Having a stash of money in case you need to pay for something unforeseen is important, but it's much easier said that done.

According to a new survey of 1,000 adults by the Associated Press-NORC Center for Public Affairs Research, "two-thirds of Americans would have difficulty coming up with the money to cover a $1,000 emergency."

Lest you think that figure comes at the expense of those on the lower socio-economic strata, think again. A look at the breakdown shows paying a $1,000 would be tough for people across different income levels.

  • 75% of households earning less than $50,000 a year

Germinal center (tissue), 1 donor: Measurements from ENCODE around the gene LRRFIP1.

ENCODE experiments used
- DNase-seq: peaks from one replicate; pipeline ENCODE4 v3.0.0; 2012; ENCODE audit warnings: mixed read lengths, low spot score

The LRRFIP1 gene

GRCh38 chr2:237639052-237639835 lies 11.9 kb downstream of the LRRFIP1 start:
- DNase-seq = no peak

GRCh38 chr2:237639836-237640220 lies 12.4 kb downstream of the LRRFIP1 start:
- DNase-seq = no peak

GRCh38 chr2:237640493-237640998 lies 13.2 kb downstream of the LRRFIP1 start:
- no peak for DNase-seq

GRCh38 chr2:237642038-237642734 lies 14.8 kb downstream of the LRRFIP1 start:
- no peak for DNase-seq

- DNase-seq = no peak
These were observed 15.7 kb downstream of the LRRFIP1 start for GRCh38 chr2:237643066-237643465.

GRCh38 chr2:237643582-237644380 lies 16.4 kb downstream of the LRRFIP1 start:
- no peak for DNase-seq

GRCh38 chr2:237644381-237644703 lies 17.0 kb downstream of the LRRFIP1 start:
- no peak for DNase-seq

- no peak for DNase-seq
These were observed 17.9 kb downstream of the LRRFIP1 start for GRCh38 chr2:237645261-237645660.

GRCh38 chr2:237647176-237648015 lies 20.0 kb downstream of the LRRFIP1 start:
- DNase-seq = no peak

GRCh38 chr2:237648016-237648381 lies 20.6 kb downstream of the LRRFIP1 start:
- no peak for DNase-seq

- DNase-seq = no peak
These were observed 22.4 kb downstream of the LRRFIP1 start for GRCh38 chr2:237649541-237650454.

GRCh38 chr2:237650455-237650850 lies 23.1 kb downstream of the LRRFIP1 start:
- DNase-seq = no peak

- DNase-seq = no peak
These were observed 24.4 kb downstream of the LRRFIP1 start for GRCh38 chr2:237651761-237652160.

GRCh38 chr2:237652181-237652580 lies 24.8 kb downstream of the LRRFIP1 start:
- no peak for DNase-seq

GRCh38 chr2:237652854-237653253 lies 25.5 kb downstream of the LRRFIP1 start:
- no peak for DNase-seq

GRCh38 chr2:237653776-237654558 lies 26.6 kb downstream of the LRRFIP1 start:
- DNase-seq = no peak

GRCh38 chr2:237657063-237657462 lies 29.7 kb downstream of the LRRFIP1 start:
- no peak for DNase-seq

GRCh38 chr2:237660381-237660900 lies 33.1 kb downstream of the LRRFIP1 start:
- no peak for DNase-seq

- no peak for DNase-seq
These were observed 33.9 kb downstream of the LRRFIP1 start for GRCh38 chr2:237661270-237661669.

• 67% of households earning between $50,000-$100,000 a year
  • 38% of households earning more than $100,000 a year

So, what should happen if people suddenly and unexpectedly found themselves needing to pay for something that costs $1,000? One-third said they would have to borrow from a bank, friends or relatives or charge it to a credit card. Thirteen percent would pay the bill, but not their other bills, while 11% would just not pay the bill at all.

Those numbers may raise some eyebrows, but, despite the data, two-thirds of respondents claim they feel good about their monetary situation.

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